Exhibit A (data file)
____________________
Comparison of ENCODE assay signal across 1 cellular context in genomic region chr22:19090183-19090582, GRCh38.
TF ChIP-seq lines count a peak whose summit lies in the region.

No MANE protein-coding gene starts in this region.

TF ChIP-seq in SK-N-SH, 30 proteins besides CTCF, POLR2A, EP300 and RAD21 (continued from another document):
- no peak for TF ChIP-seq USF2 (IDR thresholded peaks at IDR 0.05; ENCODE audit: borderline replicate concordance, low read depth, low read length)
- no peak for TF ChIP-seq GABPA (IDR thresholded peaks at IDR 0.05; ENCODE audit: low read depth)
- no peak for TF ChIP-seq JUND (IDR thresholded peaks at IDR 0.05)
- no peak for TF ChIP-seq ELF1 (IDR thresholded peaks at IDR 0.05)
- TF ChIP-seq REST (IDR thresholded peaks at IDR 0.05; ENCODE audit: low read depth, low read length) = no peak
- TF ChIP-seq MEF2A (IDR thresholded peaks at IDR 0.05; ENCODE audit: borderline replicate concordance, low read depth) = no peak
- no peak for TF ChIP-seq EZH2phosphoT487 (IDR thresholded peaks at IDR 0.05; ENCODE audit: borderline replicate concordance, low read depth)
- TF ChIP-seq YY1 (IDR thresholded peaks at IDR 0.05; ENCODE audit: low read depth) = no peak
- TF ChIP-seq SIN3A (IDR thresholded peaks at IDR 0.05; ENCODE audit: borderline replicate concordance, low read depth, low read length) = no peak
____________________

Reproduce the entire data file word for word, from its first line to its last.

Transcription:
Comparison of ENCODE assay signal across 1 cellular context in genomic region chr22:19090183-19090582, GRCh38.
TF ChIP-seq lines count a peak whose summit lies in the region.

No MANE protein-coding gene starts in this region.

TF ChIP-seq in SK-N-SH, 30 proteins besides CTCF, POLR2A, EP300 and RAD21 (continued from another document):
- no peak for TF ChIP-seq USF2 (IDR thresholded peaks at IDR 0.05; ENCODE audit: borderline replicate concordance, low read depth, low read length)
- no peak for TF ChIP-seq GABPA (IDR thresholded peaks at IDR 0.05; ENCODE audit: low read depth)
- no peak for TF ChIP-seq JUND (IDR thresholded peaks at IDR 0.05)
- no peak for TF ChIP-seq ELF1 (IDR thresholded peaks at IDR 0.05)
- TF ChIP-seq REST (IDR thresholded peaks at IDR 0.05; ENCODE audit: low read depth, low read length) = no peak
- TF ChIP-seq MEF2A (IDR thresholded peaks at IDR 0.05; ENCODE audit: borderline replicate concordance, low read depth) = no peak
- no peak for TF ChIP-seq EZH2phosphoT487 (IDR thresholded peaks at IDR 0.05; ENCODE audit: borderline replicate concordance, low read depth)
- TF ChIP-seq YY1 (IDR thresholded peaks at IDR 0.05; ENCODE audit: low read depth) = no peak
- TF ChIP-seq SIN3A (IDR thresholded peaks at IDR 0.05; ENCODE audit: borderline replicate concordance, low read depth, low read length) = no peak